AWS Elastic Beanstalk is a service that allows you to quickly deploy and manage applications in the AWS cloud without having to understand or manage all of the complexities of the underlying infrastructure, without restricting your choice of core control. To take advantage of AWS Elastic Beanstalk, you simply upload your application and provide some details about the configuration and AWS Elastic Beanstalk will do the rest. One of the benefits of this is that as I mentioned, you retain control over the infrastructure and can make adjustments as required. AWS Elastic Beanstalk supports a large number of popular programming languages such as Node.js, PHP, Python, Ruby, Java, Go, .NET and Docker. So, before we jump in and create a sample application, let's look at the workflow for AWS Elastic Beanstalk. The first thing you do is create an application and then upload the application version as a source bundle. Example, war file for java, etc. Next, you provide information about the application which is used to set the environmentals which will be used to create and configure the necessary AWS resources to run your code. Once it has been deployed you can then manage your environment and deploy new application versions. From the Elastic Beanstalk dashboard, click create new application in the top right-hand corner to start. On the application information page enter a unique name for the application and an optional description and then click next. On the new environment, you have a choice between two environments being a web server environment which listens for and processes HTTP requests or a worker environment which has specialized applications that have background processing tasks that listen for messages from AWS SQS. For the purposes of this demo, we will select create web server. On the environment type page we need to select our environment and from the preview find configuration drop down menu select Python which Elastic Beanstalk will use to provision the resources needed to run the application version. From the environment type drop down, we have the choice of single instance or load balancing. We will select single instance and then click next to continue. On the application version, we have an option to select sample application or upload a file from our local machine or from S3. We will select sample application and click next to continue. On the environment information page, we need to specify an environment name. And then ensure it is unique within the region environment by clicking check availability. And we can enter an optional description and when done click on next to continue. On the additional resources page, we have the option to specify if we want an RDSDB instance and to deploy within a VPC. If these are selected, additional configuration pages will be added. It is easy to add RDS instance afterwards. However, if you want this within a specific subnet and availability zone in your VPC you will need to configure that now as to change later would require the environment to be rebuilt. For the purpose of the demo we don't need these so we'll leave them blank and click next to continue. On the configuration details page, you have the option to specify the instance type, health reporting and volume settings or you can accept the default settings by clicking next. One area to point out here is that I would recommend selecting your EC2 key pair first as this will give you the ability to remote access to the system if you desire. For this demo, we will accept the defaults and click next to continue. As this is a demo, we don't have a requirement for environment tags so we will click next to continue. One the permissions page we need to define two AWS identity and access management roles. The first is the instance profile and this is applied to instances in your environment and allows them to upload blogs to Amazon S3 and perform other tasks depending on the environment type and platform. The second role is the service role. And this is used by Elastic Beanstalk to enable access to other AWS services on your behalf. As we are creating a sample application, if these roles didn't exist they would be created and set up with all the necessary permissions. Click next to continue and then review the information, and if all is correct click launch. This will take several minutes for the environment to be provisioned so I'll pause the video until this is completed. The service has been provisioned successfully and we will click on the URL at end of the title bar, which will open a new tab and you can see that the application was deployed. If you are familiar with the AWS services you may be asking yourself at this point, "I can do the same with cloud formation." Yes, you could. But remember that the intent of AWS Elastic Beanstalk is to provide an easy, fast way to deploy and manage your applications without having to worry about the underlying infrastructure. If you already have a reference architecture in mind that you want to use, then cloud formation is a viable option. But it does require some upfront investments in setting it up as well as maintenance. AWS Elastic Beanstalk is a free service. However, any services that if provisions will be subject to normal service charges. You have seen how easy it is to deploy an application using Elastic Beanstalk. And you have a great deal of control over the environment and we have only scratched the surface with this course. Please check out the intermediate and advanced courses that will go into more detail.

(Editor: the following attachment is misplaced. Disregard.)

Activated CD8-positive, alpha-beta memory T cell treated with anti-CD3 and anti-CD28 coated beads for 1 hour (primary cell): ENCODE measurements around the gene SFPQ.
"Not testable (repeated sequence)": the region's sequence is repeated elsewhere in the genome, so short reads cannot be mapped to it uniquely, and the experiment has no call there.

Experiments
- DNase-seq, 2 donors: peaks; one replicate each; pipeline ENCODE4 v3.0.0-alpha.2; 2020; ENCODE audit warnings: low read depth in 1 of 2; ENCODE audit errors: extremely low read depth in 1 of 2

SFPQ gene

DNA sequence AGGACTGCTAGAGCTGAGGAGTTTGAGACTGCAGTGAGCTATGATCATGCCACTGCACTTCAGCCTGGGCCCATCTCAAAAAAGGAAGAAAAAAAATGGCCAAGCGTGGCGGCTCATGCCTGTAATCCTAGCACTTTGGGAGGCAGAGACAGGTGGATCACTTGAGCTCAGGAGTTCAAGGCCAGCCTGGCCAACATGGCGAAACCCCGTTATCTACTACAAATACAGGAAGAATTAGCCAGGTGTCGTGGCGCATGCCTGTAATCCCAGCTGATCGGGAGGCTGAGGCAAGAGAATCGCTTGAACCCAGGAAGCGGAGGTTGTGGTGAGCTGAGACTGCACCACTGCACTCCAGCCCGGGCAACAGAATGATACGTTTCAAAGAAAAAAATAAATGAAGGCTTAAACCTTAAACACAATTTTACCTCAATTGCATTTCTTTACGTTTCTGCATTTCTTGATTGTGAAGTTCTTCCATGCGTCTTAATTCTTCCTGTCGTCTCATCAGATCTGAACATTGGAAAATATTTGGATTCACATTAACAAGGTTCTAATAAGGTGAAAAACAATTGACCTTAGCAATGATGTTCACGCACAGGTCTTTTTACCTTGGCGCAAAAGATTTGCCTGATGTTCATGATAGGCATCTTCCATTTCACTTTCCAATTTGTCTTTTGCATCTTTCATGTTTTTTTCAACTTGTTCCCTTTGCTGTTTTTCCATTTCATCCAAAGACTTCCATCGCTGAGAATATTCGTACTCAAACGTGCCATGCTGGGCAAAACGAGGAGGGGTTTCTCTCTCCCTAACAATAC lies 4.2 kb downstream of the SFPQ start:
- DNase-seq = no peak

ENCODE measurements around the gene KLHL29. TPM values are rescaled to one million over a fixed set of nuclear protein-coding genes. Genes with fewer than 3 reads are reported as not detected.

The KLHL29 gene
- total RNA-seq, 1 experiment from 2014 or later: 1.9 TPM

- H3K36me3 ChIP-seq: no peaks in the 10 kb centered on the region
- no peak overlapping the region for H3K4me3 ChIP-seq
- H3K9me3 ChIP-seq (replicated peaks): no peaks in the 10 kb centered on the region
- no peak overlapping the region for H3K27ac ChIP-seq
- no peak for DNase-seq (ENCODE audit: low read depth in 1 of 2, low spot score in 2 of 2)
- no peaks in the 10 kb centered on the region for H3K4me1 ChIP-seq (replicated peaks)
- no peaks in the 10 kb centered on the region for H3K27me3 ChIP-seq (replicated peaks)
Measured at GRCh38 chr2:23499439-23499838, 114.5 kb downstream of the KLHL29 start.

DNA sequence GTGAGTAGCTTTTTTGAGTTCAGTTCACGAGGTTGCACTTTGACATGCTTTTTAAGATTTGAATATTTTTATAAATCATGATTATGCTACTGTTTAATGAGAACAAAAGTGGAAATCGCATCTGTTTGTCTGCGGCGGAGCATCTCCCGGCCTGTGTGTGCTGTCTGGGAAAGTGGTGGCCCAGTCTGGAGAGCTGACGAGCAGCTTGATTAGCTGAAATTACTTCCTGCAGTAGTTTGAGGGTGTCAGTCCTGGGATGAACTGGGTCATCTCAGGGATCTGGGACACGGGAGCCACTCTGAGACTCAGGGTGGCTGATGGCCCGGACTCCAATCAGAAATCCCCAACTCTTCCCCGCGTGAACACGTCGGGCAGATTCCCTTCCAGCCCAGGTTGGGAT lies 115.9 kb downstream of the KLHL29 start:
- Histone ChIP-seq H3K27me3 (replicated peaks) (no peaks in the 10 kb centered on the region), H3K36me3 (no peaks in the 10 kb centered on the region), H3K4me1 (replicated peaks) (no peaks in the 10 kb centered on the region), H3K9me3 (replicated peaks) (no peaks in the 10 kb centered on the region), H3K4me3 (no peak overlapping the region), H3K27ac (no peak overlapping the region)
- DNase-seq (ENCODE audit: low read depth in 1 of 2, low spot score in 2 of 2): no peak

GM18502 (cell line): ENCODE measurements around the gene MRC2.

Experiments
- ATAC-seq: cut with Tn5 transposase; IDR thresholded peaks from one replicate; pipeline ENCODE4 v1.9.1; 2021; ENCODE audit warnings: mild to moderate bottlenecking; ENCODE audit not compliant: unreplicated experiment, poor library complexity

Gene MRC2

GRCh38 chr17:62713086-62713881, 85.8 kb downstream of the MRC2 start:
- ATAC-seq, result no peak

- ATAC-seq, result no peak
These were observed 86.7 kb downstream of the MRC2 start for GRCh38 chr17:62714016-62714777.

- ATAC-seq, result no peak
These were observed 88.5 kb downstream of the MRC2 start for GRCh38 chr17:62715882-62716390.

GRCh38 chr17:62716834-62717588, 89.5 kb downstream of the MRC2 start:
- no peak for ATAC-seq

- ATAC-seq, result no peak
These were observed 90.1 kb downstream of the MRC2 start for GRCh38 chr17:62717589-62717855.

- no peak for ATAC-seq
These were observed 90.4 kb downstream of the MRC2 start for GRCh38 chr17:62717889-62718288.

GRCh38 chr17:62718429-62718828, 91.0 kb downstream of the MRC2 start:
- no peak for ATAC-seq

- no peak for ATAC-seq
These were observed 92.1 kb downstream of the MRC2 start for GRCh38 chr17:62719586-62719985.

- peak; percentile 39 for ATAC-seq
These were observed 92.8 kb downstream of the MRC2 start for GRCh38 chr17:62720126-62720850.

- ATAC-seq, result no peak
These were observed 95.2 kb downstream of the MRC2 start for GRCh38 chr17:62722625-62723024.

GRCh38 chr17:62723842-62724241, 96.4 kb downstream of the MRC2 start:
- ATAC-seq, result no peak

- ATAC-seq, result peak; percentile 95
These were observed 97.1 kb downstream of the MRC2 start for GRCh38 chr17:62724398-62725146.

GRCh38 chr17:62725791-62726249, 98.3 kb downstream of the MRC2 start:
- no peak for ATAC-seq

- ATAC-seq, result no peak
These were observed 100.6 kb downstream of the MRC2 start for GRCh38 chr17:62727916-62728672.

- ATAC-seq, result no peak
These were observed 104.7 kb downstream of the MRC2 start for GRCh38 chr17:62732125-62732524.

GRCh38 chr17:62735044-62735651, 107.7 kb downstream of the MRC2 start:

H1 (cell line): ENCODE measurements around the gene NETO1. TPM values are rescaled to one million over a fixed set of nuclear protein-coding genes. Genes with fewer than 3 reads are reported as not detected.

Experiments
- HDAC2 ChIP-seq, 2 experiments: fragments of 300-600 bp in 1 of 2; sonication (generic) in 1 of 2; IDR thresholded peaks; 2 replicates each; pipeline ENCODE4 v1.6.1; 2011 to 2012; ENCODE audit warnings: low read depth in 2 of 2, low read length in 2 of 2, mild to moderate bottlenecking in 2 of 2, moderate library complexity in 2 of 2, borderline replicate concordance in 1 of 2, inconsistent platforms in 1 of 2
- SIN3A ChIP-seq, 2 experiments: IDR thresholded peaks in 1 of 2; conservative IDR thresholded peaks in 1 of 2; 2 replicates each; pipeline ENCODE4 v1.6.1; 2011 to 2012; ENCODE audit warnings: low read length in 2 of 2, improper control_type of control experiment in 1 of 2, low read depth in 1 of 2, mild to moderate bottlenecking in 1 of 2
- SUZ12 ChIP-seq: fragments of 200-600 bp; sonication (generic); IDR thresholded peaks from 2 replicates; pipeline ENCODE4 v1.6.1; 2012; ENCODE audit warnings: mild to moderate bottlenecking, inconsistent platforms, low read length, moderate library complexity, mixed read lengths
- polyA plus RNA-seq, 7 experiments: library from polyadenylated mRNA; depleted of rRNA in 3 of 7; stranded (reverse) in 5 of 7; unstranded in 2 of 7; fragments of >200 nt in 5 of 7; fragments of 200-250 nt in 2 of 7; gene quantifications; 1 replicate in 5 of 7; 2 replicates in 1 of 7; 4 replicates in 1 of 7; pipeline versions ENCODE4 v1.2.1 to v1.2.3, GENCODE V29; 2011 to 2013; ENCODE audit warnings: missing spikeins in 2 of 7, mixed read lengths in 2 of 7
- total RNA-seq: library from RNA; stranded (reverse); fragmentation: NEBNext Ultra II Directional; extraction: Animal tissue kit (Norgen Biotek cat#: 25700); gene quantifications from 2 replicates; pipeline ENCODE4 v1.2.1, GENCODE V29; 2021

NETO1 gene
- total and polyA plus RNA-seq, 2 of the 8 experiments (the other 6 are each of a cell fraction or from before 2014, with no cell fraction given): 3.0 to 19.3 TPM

About the Author
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David's acknowledged hands on experience in the IT industry has seen him speak at international conferences, operate in presales environments and conduct actual design and delivery services.

David also has extensive experience in delivery operations. David has worked in the financial, mining, state government, federal government and public sectors across Asia Pacific and the US